Facebook employees are experiencing turbulent times as Apple decides to revoke the social media giant’s developer certificates. This is due to a TechCrunch report that said Facebook paid 20$/month to users including teens to install the ‘Facebook research app” on their devices which allowed them to track their mobile and web browsing activities.
Following the revoke, Facebook employees will not be able to access early versions of Facebook apps such as Instagram and Messenger, and many other activities such as food ordering, locating an area on the map and much more.
Yesterday, Apple announced that they have shut down the Facebook research app for iOS. According to Apple, “We designed our Enterprise Developer Program solely for the internal distribution of apps within an organization. Facebook has been using their membership to distribute a data-collecting app to consumers, which is a clear breach of their agreement with Apple”.
The company further said, “Any developer using their enterprise certificates to distribute apps to consumers will have their certificates revoked, which is what we did in this case to protect our users and their data.”
Per Mashable report, “Facebook employees argued that Apple’s move was merely an attempt to distract from an embarrassing FaceTime bug that went public earlier in the week.” An employee commented, “Anything to take the heat off the FaceTime security breach.” Facebook also said that it’s “working closely with Apple to reinstate our most critical internal apps immediately.”
Mark Zuckerberg has also received a stern letter from Senator Mark Warner including a list of questions about the company’s data gathering practices, post the TechCrunch report went viral.
In a statement, he mentioned, “It is inherently manipulative to offer teens money in exchange for their personal information when younger users don’t have a clear understanding of how much data they’re handing over and how sensitive it is.”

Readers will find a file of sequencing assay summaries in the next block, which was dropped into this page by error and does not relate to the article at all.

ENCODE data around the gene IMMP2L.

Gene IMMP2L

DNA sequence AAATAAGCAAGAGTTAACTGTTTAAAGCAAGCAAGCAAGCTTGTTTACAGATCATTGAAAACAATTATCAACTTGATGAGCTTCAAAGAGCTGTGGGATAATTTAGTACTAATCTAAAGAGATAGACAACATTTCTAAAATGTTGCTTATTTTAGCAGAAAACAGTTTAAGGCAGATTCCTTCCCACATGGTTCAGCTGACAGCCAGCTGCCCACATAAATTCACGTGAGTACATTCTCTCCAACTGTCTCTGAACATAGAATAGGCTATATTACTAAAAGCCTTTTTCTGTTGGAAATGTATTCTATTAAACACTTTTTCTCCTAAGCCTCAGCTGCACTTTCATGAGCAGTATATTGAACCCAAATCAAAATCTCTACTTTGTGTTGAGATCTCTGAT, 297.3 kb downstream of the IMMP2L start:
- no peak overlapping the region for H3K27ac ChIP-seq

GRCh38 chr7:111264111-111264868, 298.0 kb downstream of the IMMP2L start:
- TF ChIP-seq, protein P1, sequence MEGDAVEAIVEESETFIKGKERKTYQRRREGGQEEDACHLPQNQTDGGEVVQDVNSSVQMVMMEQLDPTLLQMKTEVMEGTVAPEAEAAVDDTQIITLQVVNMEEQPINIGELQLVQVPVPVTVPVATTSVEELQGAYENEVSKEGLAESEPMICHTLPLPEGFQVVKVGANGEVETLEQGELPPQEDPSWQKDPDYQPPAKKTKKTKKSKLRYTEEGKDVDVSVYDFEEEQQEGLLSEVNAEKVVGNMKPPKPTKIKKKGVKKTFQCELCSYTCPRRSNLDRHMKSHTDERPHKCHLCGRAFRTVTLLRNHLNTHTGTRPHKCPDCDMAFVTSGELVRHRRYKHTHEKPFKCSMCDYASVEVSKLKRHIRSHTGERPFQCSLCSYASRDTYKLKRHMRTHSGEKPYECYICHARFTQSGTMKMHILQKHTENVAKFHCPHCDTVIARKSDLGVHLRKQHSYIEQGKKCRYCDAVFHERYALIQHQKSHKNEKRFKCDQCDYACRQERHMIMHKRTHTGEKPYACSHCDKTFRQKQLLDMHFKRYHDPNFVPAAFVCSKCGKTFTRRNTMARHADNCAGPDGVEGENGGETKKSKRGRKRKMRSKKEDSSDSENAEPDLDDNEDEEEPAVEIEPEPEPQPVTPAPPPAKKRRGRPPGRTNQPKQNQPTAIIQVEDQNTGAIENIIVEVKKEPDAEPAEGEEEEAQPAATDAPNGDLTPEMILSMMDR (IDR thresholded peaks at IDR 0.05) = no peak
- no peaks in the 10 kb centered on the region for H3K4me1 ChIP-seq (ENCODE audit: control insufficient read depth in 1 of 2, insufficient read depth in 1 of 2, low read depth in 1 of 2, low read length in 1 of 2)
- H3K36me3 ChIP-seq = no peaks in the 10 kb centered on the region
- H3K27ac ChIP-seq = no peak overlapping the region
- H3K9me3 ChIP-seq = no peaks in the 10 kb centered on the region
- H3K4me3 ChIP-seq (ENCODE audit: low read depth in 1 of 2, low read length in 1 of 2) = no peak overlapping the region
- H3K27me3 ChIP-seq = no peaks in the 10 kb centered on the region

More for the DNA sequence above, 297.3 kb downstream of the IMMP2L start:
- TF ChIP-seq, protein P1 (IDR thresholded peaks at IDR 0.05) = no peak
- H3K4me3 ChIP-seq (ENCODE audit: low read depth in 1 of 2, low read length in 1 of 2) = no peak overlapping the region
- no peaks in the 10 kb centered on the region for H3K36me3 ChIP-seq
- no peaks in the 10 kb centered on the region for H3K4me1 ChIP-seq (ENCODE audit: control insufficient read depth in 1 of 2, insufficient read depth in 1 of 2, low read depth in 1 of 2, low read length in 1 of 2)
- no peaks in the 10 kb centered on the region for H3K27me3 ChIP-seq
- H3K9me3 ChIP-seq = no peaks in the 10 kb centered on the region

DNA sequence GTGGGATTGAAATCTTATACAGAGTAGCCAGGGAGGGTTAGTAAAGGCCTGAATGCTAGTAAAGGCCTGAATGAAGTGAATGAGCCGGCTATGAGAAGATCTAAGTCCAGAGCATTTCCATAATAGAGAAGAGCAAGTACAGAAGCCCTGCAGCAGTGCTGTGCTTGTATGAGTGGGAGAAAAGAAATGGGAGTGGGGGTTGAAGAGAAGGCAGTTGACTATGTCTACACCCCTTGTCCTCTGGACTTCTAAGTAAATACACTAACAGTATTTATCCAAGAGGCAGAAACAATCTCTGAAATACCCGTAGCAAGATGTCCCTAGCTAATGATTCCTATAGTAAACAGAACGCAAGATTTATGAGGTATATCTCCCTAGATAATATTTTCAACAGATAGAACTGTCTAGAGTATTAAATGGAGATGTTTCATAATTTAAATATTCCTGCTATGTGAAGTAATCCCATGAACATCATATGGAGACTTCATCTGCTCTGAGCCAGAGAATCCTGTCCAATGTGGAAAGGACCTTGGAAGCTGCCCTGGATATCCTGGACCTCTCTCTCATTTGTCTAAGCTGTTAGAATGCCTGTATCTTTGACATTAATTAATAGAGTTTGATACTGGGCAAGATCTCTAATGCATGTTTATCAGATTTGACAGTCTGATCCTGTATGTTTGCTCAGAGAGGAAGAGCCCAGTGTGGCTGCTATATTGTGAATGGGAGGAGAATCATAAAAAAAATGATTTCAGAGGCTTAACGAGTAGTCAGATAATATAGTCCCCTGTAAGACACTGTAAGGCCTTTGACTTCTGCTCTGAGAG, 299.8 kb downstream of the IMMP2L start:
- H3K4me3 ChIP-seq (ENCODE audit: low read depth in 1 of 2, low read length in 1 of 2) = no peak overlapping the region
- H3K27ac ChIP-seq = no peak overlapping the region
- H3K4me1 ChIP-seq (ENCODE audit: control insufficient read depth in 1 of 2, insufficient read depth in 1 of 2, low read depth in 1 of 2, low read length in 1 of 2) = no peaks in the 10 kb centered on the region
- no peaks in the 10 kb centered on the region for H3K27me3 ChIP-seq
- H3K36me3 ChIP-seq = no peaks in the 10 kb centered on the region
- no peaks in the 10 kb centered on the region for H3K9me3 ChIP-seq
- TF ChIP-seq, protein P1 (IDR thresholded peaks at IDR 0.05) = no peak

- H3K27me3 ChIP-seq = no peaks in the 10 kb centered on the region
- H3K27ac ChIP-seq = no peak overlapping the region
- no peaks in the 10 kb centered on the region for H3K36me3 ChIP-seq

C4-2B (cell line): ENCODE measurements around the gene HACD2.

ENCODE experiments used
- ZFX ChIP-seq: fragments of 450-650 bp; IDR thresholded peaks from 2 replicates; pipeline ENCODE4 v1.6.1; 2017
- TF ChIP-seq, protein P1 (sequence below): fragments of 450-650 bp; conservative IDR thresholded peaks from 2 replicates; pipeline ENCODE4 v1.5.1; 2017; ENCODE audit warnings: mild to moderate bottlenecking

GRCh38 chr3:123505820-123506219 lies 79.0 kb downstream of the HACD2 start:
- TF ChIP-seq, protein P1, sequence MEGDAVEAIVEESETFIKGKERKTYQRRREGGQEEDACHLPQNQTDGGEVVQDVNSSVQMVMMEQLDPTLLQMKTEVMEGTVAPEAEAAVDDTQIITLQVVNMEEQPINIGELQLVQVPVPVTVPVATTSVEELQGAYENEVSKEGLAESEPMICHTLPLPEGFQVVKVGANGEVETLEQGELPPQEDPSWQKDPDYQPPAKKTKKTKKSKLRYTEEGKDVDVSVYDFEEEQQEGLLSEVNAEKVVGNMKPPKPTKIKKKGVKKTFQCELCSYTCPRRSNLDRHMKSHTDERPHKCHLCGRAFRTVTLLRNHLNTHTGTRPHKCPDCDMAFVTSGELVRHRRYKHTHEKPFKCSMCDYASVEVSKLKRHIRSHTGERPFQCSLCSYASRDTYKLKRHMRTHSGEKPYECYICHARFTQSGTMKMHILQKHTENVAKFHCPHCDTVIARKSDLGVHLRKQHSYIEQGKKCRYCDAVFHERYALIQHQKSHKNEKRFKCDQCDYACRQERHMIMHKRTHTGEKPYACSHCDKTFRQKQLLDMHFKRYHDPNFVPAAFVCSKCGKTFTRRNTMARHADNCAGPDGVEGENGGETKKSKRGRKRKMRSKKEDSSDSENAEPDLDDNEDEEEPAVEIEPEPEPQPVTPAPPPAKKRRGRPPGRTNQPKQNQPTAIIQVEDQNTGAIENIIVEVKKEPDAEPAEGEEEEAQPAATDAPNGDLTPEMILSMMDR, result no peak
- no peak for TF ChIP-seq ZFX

Google disabled its iOS app too
Similar to Facebook, Google too distributed a private app, Screenwise Meter, to monitor how people use their iPhones and rewarded the users with Google’s Opinion Rewards program gift cards in exchange for collecting information on their internet usage. However, yesterday, Google announced that it has disabled the iOS app.
Google’s Screenwise Meter app has been a part of a program that’s been around since 2012. It first started tracking household web access through a Chrome extension and a special Google-provided tracking router. The app is open to anyone above 18 but allows users aged 13 and above to join the program if they’re in the same household. Facebook’s tracking app, on the other hand, targeted people between the ages of 13 and 25.
A Google spokesperson told The Verge, “The Screenwise Meter iOS app should not have operated under Apple’s developer enterprise program — this was a mistake, and we apologize. We have disabled this app on iOS devices. This app is completely voluntary and always has been. We’ve been upfront with users about the way we use their data in this app, we have no access to encrypted data in apps and on devices, and users can opt out of the program at any time.”
To know more about this news, head over to The Verge.
Facebook researchers show random methods without any training can outperform modern sentence embeddings models for sentence classification
Stanford experiment results on how deactivating Facebook affects social welfare measures
Facebook pays users $20/month to install a ‘Facebook Research’ VPN that spies on their phone and web activities, TechCrunch reports